The leaves on the grape plants need sunlight to nourish the grapes. The grapes themselves also need direct exposure to sunlight to ripen properly, but the leaves cover the grapes. So the leaves around the grapes need to be removed from the vines, but you need to take off as few leaves as possible or else the whole plant won’t get enough light to nourish its fruit. You also need to remove those leaves without damaging the grapes. There are at least three ways to do this:
Some vineyards use sheep. If you put sheep in a vineyard when the grapes are young and sour the sheep will avoid eating them, but they’ll eat all the leaves around the grapes, and since the rest of the vines and leaves are too high for the sheep to reach they pick off just about the right amount of leaves. Inevitably though, the sheep will end up damaging a few grapes and possibly eating too many leaves.
If 100 rows of vines in a vineyard are reserved for making cheap wine then a farmer can just drive a tall, skinny tractor up and down the rows that sucks or blows all the leaves off. It’s a cheap and quick method, but it damages the grapes.
The only tool in the universe capable of performing the precision task of delicately removing just the right amount of leaves is a human being. So they’re sent into the vineyards to spend all day, every day in green, roofless hallways shuffling sideways analyzing the bottoms of these walls looking for leaves that cover up the grapes and pulling them off while being careful not to bruise the grapes or remove too many leaves.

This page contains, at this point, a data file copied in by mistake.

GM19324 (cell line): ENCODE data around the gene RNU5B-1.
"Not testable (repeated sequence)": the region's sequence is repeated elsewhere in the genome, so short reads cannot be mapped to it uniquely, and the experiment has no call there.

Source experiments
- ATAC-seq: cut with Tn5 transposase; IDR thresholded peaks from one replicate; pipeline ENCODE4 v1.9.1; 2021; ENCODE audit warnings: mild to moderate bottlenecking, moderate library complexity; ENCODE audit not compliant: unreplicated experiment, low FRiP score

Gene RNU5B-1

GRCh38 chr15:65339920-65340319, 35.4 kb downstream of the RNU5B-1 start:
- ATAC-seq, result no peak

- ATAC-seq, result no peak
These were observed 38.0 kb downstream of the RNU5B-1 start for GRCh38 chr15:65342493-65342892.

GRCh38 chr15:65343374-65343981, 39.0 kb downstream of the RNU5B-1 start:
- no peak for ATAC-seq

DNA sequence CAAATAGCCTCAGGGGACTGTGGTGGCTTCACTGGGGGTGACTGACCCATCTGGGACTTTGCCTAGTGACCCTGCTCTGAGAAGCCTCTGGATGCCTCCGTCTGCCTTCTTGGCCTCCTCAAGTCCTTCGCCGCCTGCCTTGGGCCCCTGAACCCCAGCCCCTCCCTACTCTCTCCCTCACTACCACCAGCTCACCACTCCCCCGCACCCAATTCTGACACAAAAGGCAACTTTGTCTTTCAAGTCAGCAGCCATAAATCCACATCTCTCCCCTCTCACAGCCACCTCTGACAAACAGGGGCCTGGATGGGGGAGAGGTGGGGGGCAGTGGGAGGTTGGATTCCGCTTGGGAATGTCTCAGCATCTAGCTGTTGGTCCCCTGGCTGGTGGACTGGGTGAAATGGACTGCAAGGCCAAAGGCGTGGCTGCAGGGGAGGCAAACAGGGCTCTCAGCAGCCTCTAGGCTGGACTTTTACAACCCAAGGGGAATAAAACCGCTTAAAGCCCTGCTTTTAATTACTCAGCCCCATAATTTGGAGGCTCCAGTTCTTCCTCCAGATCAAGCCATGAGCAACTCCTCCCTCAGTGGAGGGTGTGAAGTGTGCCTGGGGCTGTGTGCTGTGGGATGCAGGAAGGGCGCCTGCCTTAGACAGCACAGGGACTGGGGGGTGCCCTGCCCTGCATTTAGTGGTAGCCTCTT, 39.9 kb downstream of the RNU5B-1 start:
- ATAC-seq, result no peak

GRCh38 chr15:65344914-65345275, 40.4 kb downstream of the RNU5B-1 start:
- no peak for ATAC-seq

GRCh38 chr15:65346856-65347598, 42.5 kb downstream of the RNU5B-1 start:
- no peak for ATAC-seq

It doesn’t sound difficult to spend 9 hours walking sideways pulling leaves off of vines, and it’s true that there are more difficult jobs in the world, but leaf plucking is a unique form of torture, as every job on a vineyard is in its own way. The leaves grow just low enough that an average sized person has to bend over slightly to grab them. This doesn’t hurt if you do it once, but if you do it for 50 hours a week you’ll be in agony. That’s a fact. Once your back starts hurting from bending forward you can switch to bending your knees so it looks like you’re doing the limbo dance, except instead of going under the wall you go sideways…forever. Eventually that’s going to hurt too. When that happens you can just fall down on your knees and pick out the leaves at chest height. If you’ve lost the will to get back up you can waddle sideways on your knees and/or crawl down a whole row that way, but you don’t have knee pads. So your knees get beat up on the rocks and twigs. And the ground is covered in a thousand doses of weed killer. So you don’t want what’s down there to get into the cuts, scrapes and blisters in your hands and knees.